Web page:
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Kathy Parks and Dick Neville on the AYC's 2020 Double-Handed Distance Race

by David Schmidt 6 Oct 2020 01:45 PDT October 3-4, 2020
2019 Annapolis Y.C. Double Handed Distance Race © Alan R Schreitmueller

While there's virtually nothing positive that can be said of the coronavirus pandemic, it did help spark interest in socially distanced sailing and doublehanded racing. The Annapolis Yacht Club (AYC) was one step ahead of this curve as they created their Double Handed Distance Race in 2019, which was well-received and well-attended.

Not surprisingly, the race's 2020 edition (October 3-4) is drawing even more attention, both due to the good word about the event's 2019 edition percolating through the sailing community, and from two-person teams looking to get in some great fall racing after a summer that wasn't exactly as action-packed as all racing sailors would have liked.

The regatta will use government marks to create a race that—according to the NOR—is intended to take 24 hours to complete. Racing is set to unfurl between the Chesapeake Bay Bridge and Point Lookout, and racers will need to pass Horn Point Light HP, the Annapolis Harbor Entrance Light 4, the Naval Anchorage Light A, the Annapolis Harbor Channel Light 1AH and the Thomas Point Shoal Light on the channel side.

While there's no time limit, boats that finish racing more than 12 hours after the first boat completes the course and crosses the finishing line will be scored DNF.

I checked in with Kathy Parks, Event Chair, and Dick Neville, Principal Race Officer, of the Annapolis Yacht Club's 2020 Double-Handed Distance Race, via email, to learn more about this exciting two-person race.

Starting a doublehanded race in 2019, a year before the pandemic, is an amazingly fortuitous turn of events given how popular and practical doublehanded sailing is in 2020—can you tell us about the impetus for starting it?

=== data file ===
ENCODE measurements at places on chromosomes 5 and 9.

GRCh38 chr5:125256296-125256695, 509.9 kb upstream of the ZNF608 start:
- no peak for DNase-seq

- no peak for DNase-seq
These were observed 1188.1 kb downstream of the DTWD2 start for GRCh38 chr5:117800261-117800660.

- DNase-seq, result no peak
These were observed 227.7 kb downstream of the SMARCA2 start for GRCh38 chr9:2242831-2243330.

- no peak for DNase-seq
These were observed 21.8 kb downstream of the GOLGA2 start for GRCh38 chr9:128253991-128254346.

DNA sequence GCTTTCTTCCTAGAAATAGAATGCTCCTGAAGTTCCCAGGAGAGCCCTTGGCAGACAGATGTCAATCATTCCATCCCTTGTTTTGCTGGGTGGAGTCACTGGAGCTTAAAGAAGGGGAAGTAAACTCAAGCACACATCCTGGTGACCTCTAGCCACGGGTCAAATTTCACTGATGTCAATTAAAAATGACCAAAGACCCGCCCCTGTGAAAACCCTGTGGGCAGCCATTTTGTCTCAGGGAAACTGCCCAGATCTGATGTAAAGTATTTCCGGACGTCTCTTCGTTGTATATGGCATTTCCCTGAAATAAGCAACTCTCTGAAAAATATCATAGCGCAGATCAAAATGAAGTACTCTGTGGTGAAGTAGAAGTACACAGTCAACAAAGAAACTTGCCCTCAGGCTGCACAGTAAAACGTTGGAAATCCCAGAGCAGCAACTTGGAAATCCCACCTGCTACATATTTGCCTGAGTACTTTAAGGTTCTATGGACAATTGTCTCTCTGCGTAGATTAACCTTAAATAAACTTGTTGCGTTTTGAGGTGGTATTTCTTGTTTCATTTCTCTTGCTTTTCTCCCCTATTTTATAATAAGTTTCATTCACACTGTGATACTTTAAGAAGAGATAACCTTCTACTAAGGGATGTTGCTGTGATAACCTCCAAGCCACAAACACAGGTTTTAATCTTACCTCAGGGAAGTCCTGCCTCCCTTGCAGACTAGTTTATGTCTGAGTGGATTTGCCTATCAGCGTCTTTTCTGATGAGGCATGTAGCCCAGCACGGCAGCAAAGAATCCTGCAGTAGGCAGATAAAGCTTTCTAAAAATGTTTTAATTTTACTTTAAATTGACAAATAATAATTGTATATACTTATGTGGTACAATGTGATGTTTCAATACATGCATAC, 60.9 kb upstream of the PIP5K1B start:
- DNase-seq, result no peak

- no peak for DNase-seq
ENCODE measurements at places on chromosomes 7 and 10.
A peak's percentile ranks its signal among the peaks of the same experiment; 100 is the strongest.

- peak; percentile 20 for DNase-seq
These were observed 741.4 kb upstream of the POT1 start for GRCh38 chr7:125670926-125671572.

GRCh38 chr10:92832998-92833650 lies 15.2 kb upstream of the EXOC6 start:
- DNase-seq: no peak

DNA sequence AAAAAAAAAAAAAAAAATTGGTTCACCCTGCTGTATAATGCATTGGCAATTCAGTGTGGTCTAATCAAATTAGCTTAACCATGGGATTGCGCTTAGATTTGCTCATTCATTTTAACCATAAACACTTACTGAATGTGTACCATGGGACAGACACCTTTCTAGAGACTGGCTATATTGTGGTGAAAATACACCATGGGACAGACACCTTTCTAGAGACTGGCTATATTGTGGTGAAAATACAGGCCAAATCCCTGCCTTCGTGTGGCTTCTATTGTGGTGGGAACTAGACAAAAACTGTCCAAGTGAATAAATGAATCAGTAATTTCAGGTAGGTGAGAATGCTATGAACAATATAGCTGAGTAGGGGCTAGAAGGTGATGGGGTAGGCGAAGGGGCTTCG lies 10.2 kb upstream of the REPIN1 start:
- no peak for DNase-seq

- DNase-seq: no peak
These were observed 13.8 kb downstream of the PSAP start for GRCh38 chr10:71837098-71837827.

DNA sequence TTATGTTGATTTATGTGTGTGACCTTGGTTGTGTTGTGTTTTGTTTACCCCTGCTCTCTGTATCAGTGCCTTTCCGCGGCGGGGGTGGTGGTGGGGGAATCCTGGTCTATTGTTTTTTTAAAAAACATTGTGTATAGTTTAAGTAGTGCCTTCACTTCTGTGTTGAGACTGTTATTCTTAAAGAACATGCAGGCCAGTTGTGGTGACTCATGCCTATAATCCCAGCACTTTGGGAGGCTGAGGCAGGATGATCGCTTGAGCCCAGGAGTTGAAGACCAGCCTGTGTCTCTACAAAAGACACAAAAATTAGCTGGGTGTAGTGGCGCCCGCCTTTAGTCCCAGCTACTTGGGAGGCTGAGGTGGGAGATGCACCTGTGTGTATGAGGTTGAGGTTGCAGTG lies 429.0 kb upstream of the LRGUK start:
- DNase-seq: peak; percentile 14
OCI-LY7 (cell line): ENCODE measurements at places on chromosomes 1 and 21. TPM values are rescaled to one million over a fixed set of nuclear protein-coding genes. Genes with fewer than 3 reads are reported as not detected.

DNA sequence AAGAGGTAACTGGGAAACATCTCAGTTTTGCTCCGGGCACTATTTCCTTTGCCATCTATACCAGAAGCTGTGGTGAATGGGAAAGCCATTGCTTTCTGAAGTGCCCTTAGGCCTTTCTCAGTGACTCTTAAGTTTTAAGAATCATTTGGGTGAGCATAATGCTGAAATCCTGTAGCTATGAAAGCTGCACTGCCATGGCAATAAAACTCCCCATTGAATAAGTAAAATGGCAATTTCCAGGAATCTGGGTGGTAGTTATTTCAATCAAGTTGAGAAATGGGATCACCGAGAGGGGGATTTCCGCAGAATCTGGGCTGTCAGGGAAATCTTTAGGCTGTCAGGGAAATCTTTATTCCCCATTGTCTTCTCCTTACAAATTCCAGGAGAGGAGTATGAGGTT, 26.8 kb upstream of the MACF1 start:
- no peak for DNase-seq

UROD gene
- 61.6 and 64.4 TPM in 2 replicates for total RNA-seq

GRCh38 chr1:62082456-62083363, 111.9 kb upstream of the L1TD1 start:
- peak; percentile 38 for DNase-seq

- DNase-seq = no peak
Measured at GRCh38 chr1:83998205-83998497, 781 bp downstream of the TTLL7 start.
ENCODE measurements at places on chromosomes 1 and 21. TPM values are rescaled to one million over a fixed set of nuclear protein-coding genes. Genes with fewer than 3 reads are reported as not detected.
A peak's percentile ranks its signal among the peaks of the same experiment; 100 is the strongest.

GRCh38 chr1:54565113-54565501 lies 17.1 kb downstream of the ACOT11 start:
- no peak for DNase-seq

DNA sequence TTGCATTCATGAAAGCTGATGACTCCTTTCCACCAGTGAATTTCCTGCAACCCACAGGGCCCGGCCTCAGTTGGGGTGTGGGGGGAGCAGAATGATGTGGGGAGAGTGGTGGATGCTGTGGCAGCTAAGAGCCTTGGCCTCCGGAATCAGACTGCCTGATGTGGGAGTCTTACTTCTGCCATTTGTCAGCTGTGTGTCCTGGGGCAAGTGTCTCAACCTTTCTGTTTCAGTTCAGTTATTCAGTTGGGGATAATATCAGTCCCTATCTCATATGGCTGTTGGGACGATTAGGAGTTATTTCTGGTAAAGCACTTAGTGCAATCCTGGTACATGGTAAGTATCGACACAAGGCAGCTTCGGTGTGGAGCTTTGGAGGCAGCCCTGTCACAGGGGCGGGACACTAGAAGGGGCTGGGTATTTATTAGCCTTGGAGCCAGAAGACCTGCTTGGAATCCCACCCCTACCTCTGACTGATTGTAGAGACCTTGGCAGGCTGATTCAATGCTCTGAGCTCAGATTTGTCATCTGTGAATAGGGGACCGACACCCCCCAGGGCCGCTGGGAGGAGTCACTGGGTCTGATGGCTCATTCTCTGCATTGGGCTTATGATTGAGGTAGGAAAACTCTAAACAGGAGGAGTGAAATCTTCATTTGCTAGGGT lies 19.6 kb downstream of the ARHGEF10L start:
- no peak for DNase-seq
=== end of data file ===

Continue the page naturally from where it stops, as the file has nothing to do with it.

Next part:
Gary Jobson spoke at an Annapolis Yacht Club winter seminar in January 2019 and [he] mentioned that World Sailing and the Olympic Committee were planning a Mixed Double Handed Offshore event in Paris 2024.

My husband, Paul Parks immediately saw that it was something AYC should begin to support. He contacted the AYC Sailing Committee who put together a small team to come up with a plan. Thus the 2019 event was organized.

Understanding that this is only year two, what's the race's culture shaping up to be/feel?

We noticed last year that the teams enjoyed introducing themselves and meeting the other competitors. Both years we have a mix of elite sailors with strong programs to compete for Paris 2024 and really good local racers who are attracted to the challenge of double handed racing. So, there's an extra excitement about racing alongside an Olympian or America's Cup racer.

This year with COVID we were initially afraid we were going to have to cancel but [we] soon realized that the doublehanded format works well with social distancing. Our race committee has established clear COVID protocols, which we have been using for the past few months. This year, our meet-and-greets and awards will all be handled virtually, but we are already having success introducing the teams via social media.

So far this year we have at least three married couples, a brother and a sister and a father and son team.

How many boats are you expecting on the starting line?

Last year we had 17 teams and this year we have 38.

Will competitors sail the same course this year?